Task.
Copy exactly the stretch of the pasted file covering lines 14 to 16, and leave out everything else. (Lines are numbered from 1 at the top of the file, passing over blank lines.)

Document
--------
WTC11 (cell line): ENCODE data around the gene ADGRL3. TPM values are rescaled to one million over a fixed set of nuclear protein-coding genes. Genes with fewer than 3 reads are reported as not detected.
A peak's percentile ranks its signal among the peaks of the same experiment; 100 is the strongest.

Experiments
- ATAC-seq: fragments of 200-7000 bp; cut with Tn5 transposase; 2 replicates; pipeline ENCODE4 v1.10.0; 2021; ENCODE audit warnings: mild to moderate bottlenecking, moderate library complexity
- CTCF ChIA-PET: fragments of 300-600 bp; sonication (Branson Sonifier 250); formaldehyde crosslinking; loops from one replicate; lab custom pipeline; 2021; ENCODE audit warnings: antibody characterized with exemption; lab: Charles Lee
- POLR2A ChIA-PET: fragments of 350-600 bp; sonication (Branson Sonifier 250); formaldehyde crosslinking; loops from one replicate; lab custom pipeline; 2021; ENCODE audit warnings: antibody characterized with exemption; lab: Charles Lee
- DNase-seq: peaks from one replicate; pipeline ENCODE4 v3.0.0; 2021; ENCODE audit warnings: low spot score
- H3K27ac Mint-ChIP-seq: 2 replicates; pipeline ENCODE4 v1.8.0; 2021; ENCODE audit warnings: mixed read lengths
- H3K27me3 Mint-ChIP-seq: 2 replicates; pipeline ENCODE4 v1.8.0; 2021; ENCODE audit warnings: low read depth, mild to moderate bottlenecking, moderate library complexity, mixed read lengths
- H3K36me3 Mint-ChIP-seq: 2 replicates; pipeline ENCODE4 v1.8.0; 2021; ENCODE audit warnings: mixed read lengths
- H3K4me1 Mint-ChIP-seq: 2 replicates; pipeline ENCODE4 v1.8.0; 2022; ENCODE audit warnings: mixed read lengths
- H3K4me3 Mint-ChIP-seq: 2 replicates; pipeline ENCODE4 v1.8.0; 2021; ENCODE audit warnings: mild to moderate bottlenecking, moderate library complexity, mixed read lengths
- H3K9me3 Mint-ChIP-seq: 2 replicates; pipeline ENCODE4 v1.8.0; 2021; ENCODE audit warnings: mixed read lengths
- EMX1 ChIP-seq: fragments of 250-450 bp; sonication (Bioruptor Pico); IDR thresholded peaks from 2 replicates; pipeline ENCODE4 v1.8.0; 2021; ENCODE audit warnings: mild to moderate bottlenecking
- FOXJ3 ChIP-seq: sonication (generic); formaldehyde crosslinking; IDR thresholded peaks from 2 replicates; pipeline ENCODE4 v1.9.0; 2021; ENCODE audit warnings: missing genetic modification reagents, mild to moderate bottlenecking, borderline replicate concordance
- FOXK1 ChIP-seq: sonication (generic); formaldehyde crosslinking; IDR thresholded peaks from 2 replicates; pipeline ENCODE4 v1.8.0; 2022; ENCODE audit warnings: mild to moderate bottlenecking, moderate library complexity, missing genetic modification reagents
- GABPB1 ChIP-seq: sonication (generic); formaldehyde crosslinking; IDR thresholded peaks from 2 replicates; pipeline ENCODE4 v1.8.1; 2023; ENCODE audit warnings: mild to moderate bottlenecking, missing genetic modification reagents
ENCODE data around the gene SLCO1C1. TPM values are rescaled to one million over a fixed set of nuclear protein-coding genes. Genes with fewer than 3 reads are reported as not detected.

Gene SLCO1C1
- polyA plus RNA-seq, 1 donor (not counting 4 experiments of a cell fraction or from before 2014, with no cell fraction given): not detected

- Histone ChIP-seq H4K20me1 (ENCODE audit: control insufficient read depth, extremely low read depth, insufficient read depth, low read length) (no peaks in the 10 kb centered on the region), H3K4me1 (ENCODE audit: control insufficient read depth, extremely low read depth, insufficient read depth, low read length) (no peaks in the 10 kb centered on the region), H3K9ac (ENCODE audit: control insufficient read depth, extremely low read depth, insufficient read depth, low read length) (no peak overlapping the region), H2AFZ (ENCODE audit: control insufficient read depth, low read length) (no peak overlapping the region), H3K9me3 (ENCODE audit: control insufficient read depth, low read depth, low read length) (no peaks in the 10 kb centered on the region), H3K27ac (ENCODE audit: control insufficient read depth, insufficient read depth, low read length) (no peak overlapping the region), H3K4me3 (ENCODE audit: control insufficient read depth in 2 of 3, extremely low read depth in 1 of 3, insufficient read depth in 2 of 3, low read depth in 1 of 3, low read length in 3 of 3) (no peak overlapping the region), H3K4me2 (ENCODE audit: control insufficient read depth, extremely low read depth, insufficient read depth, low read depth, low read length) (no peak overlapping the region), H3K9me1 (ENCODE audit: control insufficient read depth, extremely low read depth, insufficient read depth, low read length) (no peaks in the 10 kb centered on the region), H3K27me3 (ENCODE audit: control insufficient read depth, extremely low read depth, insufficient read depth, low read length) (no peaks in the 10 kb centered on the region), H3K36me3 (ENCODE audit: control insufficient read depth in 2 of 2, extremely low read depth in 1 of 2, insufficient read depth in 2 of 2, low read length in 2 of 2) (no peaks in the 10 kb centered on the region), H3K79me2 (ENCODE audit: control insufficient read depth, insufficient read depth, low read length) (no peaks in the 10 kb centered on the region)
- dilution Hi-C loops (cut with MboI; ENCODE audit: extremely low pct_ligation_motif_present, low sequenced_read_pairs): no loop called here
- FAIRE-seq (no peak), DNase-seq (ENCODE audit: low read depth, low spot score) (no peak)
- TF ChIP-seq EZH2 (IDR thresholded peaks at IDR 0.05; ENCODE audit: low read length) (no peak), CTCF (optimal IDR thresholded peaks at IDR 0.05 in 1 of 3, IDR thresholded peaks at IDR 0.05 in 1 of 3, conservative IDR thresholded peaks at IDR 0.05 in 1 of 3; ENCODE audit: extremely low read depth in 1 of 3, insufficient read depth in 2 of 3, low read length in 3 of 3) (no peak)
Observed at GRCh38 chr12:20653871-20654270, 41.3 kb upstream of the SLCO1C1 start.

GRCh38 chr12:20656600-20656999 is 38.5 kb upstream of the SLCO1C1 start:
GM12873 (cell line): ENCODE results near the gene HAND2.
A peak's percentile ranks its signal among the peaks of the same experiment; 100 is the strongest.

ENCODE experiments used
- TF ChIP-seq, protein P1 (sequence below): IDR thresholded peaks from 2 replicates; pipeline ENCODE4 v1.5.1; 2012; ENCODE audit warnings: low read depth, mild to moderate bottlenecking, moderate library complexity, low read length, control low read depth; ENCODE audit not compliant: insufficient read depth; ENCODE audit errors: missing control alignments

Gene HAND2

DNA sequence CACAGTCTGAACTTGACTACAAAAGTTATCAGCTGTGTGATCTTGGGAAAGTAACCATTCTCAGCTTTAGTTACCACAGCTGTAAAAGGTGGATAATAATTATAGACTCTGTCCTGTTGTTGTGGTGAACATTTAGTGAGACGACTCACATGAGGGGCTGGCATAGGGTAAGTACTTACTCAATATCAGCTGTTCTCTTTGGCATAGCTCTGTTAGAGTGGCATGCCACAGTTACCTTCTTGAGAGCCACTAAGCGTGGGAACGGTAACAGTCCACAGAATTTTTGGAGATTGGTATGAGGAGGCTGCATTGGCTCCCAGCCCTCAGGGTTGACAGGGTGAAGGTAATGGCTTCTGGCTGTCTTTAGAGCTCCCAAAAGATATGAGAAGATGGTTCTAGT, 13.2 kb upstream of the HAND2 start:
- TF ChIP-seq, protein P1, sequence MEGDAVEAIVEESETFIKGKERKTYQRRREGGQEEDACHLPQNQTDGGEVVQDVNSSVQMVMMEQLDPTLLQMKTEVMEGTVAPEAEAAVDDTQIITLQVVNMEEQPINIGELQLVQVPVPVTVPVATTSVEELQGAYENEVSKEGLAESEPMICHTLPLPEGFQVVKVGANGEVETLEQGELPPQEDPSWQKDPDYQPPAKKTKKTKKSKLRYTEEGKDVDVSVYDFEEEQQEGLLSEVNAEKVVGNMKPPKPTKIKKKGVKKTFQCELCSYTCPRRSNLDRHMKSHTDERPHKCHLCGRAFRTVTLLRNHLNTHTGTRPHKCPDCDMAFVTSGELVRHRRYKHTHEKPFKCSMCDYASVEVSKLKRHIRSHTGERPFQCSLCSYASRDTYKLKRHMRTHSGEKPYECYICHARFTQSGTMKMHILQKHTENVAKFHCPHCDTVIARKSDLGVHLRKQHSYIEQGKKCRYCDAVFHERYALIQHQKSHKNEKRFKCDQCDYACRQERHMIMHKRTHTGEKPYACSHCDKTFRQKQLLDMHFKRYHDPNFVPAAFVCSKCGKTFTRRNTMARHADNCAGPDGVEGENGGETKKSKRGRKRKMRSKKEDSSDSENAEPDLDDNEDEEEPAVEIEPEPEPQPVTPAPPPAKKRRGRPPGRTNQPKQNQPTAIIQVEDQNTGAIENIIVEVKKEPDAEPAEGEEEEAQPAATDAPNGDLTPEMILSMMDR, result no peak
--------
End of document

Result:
- EMX1 ChIP-seq: fragments of 250-450 bp; sonication (Bioruptor Pico); IDR thresholded peaks from 2 replicates; pipeline ENCODE4 v1.8.0; 2021; ENCODE audit warnings: mild to moderate bottlenecking
- FOXJ3 ChIP-seq: sonication (generic); formaldehyde crosslinking; IDR thresholded peaks from 2 replicates; pipeline ENCODE4 v1.9.0; 2021; ENCODE audit warnings: missing genetic modification reagents, mild to moderate bottlenecking, borderline replicate concordance
- FOXK1 ChIP-seq: sonication (generic); formaldehyde crosslinking; IDR thresholded peaks from 2 replicates; pipeline ENCODE4 v1.8.0; 2022; ENCODE audit warnings: mild to moderate bottlenecking, moderate library complexity, missing genetic modification reagents